Good Friday

Posted by Normita

April 2, 2010

In the predominantly Roman Catholic Philippines, the day is commemorated with street processions, the Way of the Cross, and a Passion play called the Senakulo. The Church keeps the day solemn by not tolling the church bells, and no Mass will be celebrated. In some communities throughout the country (most notably in the island province of Marinduque or in the San Fernando, Pampanga), the processions include devotees (termed Moriones) who self-flagellate and sometimes even have themselves nailed to crosses as expressions of penance despite health issues and strong disapproval from the Church.[29] After three o’clock in the afternoon of Good Friday (the time at which Jesus is traditionally believed to have died), noise is discouraged, some radio and television stations sign off, businesses close, and the faithful are urged to keep a very solemn and prayerful disposition through to Easter Sunday. Yet other television networks are still on air making way for some religious programming related to the solemn celebration.

In Cebu and other Visayan Islands the locals usually eat Binignit and Biko as a form of fasting. The elders also discourage taking a bath after 3 o’clock on Good Friday.[citation needed]

Major television networks such as SVD Communication Ministry, and the Dominican Fathers of the Philippines, and others broadcast events at Roman Catholic parishes . These events include the reading of the Seven Last Words, the recitation of the Stations of the Cross, and the service of the Commemoration of the Lord’s Passion.*[citation needed]


Depending on what part of the Philippines, there are variations in the observance of Good Friday.  In my hometown, it’s a solemn day, not many cars or motor vehicles driving around.  People go about their family business very early, preparing a meal to share with family, close relatives and friends.  At noon, the start of the recitation of the Seven Words at the church, with guests giving commentaries of their own personal experiences related to the Words.  By three o’clock, the Good Friday Mass is held.  The church is packed, wall to wall.  No church bells, just quiet, and filled with prayers.  After mass people go home to prepare the meal, or go to their relatives’ home to share a meal, reflect and watch the procession together.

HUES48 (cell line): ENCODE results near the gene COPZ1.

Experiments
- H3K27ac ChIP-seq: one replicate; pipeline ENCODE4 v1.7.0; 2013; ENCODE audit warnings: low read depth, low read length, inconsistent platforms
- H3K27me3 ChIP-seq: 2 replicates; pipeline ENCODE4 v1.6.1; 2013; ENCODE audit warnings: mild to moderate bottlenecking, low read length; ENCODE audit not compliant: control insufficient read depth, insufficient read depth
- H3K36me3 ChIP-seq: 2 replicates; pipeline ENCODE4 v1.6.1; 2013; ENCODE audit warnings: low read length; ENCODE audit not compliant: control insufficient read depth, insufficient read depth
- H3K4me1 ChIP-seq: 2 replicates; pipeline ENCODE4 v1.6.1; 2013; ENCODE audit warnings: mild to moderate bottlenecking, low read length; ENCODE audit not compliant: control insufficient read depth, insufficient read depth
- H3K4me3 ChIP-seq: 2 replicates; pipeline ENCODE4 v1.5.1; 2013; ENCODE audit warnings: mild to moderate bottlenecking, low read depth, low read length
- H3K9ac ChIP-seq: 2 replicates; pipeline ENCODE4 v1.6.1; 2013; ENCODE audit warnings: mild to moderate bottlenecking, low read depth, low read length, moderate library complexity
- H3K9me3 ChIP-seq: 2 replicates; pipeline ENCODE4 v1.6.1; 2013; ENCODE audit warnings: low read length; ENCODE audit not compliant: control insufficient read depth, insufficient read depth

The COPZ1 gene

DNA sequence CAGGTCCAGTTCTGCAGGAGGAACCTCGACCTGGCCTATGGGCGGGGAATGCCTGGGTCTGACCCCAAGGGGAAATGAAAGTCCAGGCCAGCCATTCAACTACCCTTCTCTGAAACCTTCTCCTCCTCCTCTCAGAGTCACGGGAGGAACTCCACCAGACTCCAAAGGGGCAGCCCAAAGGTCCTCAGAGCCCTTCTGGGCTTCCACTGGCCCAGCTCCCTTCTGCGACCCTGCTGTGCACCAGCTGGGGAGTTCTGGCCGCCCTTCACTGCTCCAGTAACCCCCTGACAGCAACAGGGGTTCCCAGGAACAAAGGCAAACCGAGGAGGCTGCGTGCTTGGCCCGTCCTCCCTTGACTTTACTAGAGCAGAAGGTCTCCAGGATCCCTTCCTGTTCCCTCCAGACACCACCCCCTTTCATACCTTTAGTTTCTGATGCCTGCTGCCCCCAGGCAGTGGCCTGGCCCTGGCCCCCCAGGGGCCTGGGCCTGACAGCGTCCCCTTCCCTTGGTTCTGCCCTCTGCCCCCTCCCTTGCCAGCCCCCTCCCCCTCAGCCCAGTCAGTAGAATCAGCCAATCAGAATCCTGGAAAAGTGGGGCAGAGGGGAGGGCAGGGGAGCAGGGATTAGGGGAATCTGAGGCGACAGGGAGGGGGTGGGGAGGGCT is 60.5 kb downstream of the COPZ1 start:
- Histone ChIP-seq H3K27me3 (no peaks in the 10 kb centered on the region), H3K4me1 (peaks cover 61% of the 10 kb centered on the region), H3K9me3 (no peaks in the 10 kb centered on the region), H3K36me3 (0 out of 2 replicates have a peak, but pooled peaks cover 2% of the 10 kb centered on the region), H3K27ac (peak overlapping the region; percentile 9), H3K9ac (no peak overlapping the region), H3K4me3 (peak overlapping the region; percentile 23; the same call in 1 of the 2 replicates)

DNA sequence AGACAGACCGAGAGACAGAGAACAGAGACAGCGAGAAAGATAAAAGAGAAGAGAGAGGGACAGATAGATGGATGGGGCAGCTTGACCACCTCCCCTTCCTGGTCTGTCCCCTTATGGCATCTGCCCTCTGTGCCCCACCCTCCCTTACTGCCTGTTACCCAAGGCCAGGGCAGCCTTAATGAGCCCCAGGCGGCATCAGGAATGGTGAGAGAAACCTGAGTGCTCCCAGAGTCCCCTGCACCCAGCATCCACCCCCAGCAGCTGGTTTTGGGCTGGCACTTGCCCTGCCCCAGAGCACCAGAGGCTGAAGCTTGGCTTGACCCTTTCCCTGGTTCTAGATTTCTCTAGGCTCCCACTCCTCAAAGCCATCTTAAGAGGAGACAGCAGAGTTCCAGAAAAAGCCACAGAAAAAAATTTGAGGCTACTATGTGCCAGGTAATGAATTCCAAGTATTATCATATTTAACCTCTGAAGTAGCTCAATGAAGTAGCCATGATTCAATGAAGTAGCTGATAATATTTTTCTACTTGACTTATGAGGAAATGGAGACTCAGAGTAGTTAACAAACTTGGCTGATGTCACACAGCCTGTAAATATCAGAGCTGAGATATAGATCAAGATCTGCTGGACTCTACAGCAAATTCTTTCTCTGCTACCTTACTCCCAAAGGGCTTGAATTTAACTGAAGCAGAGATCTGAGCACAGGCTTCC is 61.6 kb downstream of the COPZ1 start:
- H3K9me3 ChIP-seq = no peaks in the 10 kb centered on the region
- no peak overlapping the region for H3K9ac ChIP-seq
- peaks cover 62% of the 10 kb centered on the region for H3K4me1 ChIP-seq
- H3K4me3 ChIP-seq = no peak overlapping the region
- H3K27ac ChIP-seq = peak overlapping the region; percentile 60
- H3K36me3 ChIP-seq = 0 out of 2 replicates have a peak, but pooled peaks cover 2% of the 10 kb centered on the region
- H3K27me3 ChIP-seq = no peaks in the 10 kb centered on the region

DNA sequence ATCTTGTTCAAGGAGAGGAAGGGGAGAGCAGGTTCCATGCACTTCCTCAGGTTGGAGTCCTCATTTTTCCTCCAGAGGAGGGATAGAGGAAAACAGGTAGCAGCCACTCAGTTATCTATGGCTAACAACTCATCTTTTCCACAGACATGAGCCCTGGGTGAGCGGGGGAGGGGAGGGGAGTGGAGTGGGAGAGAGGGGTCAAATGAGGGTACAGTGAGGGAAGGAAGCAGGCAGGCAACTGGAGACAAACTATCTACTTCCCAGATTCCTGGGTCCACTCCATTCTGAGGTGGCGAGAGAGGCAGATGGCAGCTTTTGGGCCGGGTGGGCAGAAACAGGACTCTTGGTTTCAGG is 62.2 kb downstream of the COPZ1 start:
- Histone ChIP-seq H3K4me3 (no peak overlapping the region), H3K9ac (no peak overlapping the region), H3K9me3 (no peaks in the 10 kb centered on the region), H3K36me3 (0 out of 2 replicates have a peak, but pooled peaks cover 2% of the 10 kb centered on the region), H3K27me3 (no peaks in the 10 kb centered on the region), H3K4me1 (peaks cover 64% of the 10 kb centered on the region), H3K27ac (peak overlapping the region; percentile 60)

Every Good Friday after mass, Bob and I invite our close family and relatives to share a meal with us.  Today, we served boiled banana (a special variety) while waiting for the meal. For the main meal, we served cioppino filled with fresh seafood, linguine with pesto, and fresh dinner rolls. Desserts were delicacies mostly made from rice, sweet and sticky. 

 At 6:30 in the evening, my niece said, “the procession is coming”, so we took our stools in front of our house, sat and watched the ‘funeral procession’ with twenty (20) statues, all dressed in black, except for Jesus dressed in white, lying on a hearse.  I will be posting all the pictures .

Saturday is what we call, “Sabado de Gloria”, a different celebration with procession from each of the different districts, to assemble in the church patio for an outside mass, to await thedawn for  Easter Sunday.

13 thoughts on “Good Friday